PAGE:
Fa-La-La to the Bluff

Published 8:00 am Sunday, November 14, 2021

Getting your Trinity Audio player ready...

By Jennie Guido

It’s finally here! After months of celebrating Christmas in hurricanes and 100 percent humidity, we get to see the finished product of Evergreen Films and Hallmark’s Every Time a Bell Rings.

It’s hard to imagine how a movie that wrapped filming on September 18 can be ready to watch from start to finish in less than two months. That’s the magic of the movie business, I guess.

Email newsletter signup

When we first got wind of this mythical Hallmark movie coming to town over the summer months, I really thought it had to be too good to be true. I’ve watched those Hallmark marathons year after year and knew that our hometown would be the perfect backdrop for one, but who would have thought it would actually happen.

Not only that, but Natchez became a role in the movie all on its own. Each business kept its name. The streets were celebrated for being one way and bike friendly. Natchez Coffee Company got to break out the nutcrackers early and keep them decorated the rest of the year as ghosts, turkeys, and what have you. Every part of Natchez that we love so much, especially during the holidays, was highlighted.

When the tree was brought up on Main Street in early September, spirits became brighter. Tourists were excited to have something to look forward to once they returned home from Natchez. The bah-hum-bug-ers have actually stayed quiet because it feels like we finally made it.

I was lucky to get to spend time with the cast and crew while they were in town filming. Each member quickly became like a long, lost friend. We hunkered down over a glass (or two) of wine during our preparations for Hurricane Ida, and my family shared a fish fry dinner with them the night before their first day of filming.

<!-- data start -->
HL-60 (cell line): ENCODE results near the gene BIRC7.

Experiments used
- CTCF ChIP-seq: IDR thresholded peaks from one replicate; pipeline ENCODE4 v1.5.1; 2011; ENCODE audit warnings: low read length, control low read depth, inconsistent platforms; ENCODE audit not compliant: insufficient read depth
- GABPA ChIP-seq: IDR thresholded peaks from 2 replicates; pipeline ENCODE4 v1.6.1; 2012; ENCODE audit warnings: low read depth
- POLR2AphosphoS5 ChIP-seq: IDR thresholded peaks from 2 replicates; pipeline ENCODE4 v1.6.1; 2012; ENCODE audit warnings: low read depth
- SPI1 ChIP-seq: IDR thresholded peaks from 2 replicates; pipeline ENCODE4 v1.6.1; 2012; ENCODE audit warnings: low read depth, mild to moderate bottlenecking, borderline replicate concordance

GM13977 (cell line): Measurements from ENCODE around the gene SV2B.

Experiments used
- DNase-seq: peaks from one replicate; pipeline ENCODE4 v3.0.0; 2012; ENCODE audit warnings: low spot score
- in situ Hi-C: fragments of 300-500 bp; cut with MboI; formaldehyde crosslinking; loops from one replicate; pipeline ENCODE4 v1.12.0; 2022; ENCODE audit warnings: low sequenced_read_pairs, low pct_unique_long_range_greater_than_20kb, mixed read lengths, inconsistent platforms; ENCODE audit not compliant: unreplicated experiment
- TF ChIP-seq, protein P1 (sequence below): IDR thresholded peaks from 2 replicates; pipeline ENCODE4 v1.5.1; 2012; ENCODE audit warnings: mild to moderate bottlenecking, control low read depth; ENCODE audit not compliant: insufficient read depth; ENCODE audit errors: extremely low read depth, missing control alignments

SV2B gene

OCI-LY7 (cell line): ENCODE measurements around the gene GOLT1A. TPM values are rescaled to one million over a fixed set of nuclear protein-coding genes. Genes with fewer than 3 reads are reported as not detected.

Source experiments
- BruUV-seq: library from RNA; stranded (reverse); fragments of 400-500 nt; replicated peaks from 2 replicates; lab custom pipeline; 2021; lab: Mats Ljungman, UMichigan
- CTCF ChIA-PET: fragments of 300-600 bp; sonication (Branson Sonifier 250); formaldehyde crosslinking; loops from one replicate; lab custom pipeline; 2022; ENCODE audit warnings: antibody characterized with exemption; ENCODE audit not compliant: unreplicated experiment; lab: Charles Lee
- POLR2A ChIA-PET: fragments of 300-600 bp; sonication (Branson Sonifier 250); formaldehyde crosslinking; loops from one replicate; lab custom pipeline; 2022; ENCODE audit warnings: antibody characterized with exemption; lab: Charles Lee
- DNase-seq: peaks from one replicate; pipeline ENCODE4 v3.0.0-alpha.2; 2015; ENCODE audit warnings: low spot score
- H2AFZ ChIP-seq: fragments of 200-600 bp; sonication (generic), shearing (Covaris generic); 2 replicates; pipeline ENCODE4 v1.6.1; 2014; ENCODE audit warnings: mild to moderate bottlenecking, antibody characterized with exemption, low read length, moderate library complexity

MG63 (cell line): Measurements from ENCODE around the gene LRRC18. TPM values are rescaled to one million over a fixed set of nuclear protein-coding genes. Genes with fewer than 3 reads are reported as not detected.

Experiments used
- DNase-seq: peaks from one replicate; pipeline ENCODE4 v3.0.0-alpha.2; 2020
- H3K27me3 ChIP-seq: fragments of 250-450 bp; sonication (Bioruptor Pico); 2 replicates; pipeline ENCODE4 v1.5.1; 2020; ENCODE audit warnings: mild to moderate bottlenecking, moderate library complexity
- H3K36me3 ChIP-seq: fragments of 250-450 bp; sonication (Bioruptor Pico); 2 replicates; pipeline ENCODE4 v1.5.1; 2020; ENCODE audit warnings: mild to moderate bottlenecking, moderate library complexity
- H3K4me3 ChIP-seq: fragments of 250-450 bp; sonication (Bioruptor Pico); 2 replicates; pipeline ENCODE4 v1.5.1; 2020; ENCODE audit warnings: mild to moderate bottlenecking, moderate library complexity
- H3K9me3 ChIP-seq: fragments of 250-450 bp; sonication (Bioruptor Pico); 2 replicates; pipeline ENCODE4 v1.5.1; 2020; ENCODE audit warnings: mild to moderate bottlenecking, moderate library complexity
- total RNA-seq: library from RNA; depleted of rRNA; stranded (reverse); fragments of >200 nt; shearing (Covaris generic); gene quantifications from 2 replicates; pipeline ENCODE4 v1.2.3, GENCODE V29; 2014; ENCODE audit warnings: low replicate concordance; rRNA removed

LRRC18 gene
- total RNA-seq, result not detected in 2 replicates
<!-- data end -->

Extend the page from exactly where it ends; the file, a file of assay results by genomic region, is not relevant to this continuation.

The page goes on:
Erin Cahill and I chatted daily about cupcakes and frosé. Ali Liebert sent me photos of a lizard that decided to make friends in her room while in town. Newton TerMeer and I shared Netflix passwords so he could watch that Bob Ross documentary while in town. We even named a Monmouth cat Hallmark to commemorate their stay! I really hated to see them leave mid-September.

Now, we get to see how it all came together. How were they able to piece together scenes in Memorial Park, along the Bluff, and inside Dimples?  What will Ed Bowser’s animated light display look like on the big screen? Did Mary Frances Short make her Hollywood debut?

We will all see this weekend at the World Premiere (how funny) of Every Time a Bell Rings on the Natchez Bluff. Bring a chair, bring a blanket, and settle in for Natchez’s close up on the Hallmark Channel. Thank you, Daniel Lewis, for seeing what we’ve all seen for so long!

Jennie Guido writes a weekly column for The Democrat.